business

BOJ not considering emergency fund injection over Greece yet

11 Comments

The requested article has expired, and is no longer available. Any related articles, and user comments are shown below.

© (c) Copyright Thomson Reuters 2015.

©2022 GPlusMedia Inc.

11 Comments
Login to comment

I think the BOJ should save those emergency funds for our own country - Japan. We're going to need if Abe doesn't implement the fiscal reforms and cut back on spending like he promised.

3 ( +4 / -1 )

It seems like a big waste of money to bail our Greece. The only solution is to let Greece take its medicine and declare bankruptcy. Why prolong the inevitable?

2 ( +4 / -2 )

Folks, this is not a suggestion of the BOJ lending money to the Greeks. It's about injecting money into "Tokyo markets".

And it's just talk from the "weekend market event playbook" anyway:

"[the BOJ] likely sees little need to act immediately with Tokyo markets awash with funds due to its aggressive monetary easing".

Japan is still a net creditor and the world's largest creditor.

How much does that count for though? I am resident in Japan, have foreign assets and no foreign debts. But I have no intention of selling off a cent of my foreign assets to help bail out this government for it's profligate spending, should it ever require it. I'm not sure that it is so different for other residents of Japan.

2 ( +2 / -0 )

There has been no official comment from any BOJ spokesman....

An official on condition of anonymity

Basically it word around the water cooler.....

0 ( +0 / -0 )

It WAS a mistake to allow Greece into the Euro when it did not meet the strict criteria required to join the Euro --yet let Greece join THEY did--, but that pales to what will happen if they let Greece go... 'Ah, so it isn't a union, it's a loose monetary exchange mechanism.. OK, let's make a run on... Italy! Then Spain, Portugal...' and so on. This is what happens when you put politics before economics.

0 ( +1 / -1 )

Injecting your own debts? Lets see...

0 ( +0 / -0 )

one thing before i explain greece's debt. I hope japan does smth on that amount of money borrowed bc they will end up worse than greece since greece has friendly neighbours. NOW, what greece did really bad during the euro was giving pensioners as much money as greeks felt like it. I used to live in greece and my dad would tell how the people would know one another and if they didnt have money to give to pensioners they would just keep taking from euro banks and put themselves in debt. BC they wanted to satisfy their people at the moment and they were not looking at the long-term. The euro saved greece before. keeping them in high-interest spot of tourism bc euro spured growth in comercialization. then during 2010 there was a lot of corruption scandal with greek politician taking the money of taxpayers and living to another country. in the end greece was left with a huge debt where they couldnt pay bc the money were not spend properly. And businesses they already left for albania bc they saw what a high amount of taxes they have to pay and there u go now. no more greece

0 ( +0 / -0 )

No, the BOJ doesn't have to do anything. The market can and should take care of itself, or at least it could at one time. But now that government debt and servicing costs are larger than their respective GDP's, fluctuations in the economy can hamper the government's ability to borrow and spend (squander). So now, in order to keep government debts manageable, the central banks are using their influence to more or less regulate free markets. Of course, the results are predictable, the markets no longer depend on or care about the performance of companies and business, they have become dependent on the central banks' continuing to flood the market with money, and to keep interest rates low. The eventual result of this action will be worse than if the central banks did nothing at all, and let the market regulate itself, as a free market should.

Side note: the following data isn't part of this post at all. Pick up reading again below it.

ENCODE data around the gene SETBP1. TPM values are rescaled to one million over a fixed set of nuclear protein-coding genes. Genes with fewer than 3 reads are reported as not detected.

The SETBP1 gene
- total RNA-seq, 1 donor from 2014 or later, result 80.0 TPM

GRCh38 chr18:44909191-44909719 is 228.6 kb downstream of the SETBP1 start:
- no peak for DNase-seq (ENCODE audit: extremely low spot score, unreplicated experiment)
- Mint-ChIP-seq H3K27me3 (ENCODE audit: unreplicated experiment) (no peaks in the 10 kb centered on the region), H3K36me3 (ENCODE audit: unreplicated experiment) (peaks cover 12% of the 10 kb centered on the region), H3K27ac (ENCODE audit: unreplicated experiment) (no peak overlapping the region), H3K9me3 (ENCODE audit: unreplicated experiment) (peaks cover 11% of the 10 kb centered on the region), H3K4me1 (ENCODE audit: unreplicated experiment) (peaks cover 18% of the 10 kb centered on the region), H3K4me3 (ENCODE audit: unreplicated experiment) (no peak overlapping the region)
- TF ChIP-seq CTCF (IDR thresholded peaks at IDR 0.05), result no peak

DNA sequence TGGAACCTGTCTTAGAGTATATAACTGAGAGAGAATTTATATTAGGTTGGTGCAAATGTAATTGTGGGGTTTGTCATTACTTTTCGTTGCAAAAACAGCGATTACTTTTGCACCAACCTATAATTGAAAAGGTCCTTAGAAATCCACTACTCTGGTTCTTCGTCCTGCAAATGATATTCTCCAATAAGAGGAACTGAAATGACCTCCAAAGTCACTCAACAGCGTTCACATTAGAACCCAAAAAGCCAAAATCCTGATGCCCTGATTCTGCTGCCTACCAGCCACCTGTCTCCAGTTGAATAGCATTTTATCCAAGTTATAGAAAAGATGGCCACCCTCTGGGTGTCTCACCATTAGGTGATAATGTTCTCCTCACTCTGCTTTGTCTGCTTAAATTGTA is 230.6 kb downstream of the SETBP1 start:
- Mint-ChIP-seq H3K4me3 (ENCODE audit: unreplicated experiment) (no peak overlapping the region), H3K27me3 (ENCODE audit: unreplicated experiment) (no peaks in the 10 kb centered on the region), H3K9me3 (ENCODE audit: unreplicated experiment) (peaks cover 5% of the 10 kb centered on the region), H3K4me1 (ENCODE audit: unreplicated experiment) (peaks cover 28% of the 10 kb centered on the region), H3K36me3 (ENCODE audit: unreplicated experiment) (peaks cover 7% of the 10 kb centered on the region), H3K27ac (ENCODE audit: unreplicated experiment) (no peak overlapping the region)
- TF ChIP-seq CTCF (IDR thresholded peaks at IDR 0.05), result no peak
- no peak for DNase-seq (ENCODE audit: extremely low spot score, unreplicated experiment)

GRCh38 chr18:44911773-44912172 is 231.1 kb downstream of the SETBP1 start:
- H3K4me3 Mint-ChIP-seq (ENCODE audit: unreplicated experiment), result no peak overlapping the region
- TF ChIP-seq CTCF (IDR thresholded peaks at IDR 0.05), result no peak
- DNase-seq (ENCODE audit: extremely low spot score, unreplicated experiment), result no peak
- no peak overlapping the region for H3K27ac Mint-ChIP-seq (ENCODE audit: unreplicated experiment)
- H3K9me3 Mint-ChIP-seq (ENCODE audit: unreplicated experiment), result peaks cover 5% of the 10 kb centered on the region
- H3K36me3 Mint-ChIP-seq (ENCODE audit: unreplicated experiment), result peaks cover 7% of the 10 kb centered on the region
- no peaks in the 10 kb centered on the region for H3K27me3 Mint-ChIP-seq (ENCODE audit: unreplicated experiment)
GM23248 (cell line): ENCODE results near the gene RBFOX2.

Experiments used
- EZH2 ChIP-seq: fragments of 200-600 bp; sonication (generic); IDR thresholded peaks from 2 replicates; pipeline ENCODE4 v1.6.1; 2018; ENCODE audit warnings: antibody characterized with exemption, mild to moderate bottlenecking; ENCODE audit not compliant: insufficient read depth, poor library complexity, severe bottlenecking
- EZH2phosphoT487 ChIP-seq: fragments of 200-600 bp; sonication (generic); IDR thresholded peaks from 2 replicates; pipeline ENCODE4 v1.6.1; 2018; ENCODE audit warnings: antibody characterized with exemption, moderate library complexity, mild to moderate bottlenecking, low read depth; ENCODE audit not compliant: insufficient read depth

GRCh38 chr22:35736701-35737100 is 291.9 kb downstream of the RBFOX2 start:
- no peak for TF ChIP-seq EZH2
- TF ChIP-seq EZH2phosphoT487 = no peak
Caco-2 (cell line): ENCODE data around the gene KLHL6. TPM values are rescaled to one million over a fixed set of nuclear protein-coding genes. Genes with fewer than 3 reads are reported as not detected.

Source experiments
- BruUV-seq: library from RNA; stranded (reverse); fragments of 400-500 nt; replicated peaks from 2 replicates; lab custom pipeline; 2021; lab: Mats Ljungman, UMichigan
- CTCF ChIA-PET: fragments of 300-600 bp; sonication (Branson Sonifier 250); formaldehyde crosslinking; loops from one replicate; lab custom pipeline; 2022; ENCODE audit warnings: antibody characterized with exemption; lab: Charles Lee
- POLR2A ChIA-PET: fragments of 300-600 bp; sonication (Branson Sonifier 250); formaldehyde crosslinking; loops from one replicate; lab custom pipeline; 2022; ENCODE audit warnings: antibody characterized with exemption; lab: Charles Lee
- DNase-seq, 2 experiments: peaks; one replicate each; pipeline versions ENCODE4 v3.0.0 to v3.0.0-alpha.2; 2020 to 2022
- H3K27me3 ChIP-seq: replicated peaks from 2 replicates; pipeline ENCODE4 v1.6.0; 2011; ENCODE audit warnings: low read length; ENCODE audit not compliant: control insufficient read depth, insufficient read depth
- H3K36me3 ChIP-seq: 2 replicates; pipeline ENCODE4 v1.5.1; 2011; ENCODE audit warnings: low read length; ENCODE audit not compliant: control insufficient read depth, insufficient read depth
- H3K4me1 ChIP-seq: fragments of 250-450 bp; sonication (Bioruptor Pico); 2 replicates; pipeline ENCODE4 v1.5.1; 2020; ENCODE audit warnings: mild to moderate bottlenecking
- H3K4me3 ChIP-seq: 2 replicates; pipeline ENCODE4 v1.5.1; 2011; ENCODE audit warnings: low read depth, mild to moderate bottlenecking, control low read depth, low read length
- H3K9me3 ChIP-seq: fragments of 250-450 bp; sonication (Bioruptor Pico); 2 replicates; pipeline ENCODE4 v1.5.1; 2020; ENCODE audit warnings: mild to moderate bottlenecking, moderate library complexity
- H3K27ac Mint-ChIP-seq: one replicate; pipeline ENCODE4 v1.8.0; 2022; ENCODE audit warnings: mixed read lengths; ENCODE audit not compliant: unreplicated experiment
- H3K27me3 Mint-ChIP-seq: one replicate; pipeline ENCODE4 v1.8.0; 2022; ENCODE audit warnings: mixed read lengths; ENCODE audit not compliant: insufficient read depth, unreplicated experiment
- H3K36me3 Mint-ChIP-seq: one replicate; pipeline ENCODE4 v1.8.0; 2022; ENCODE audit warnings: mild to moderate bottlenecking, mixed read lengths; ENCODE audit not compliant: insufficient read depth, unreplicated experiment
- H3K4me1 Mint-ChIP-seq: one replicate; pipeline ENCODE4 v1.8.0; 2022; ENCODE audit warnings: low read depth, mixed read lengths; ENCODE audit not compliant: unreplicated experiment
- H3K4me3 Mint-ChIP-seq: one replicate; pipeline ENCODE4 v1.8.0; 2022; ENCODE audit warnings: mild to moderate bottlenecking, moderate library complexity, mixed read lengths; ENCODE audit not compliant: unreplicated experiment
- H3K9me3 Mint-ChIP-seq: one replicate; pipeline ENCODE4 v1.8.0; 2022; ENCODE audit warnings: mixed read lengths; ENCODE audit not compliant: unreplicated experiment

The only result of Japan loaning money to Greece would be delaying the inevitable by a few weeks or months, and make the fall that much harder. Greece of course will never repay any money they receive from Japan, just as they will never repay the billions they have fleeced Europe for.

If turmoil in Greece causes turmoil in Japan's markets, Japan has only itself to blame by encouraging the building of a paper economy which is now powered mainly by QE than by private-sector economic activity.

-1 ( +1 / -2 )

The ROI for Japanese companies in bailing out Greece is just not there, so the BOJ will sit this one out. Nothing to capitalize on.

-1 ( +0 / -1 )

Actually Kuroda is hoping the the yen will temporarily strengthen to around 130 or so to the euro so that Taisei, Takenaka, Hitachi, Fujitsu, Mitsubishi Heavy and others can lock in FOREX reserves through 2020 at favorable rates to complete construction of both the stadium and the maglev trains with indecent profits from inflated spot exchange proposals...

-1 ( +1 / -2 )

Japan is still a net creditor and the world's largest creditor. I personally believe that Japan is either purposely sterilizing its economic growth, or came out of recession and just didn't tell anyone.

-3 ( +1 / -4 )

Login to leave a comment

Facebook users

Use your Facebook account to login or register with JapanToday. By doing so, you will also receive an email inviting you to receive our news alerts.

Facebook Connect

Login with your JapanToday account

User registration

Articles, Offers & Useful Resources

A mix of what's trending on our other sites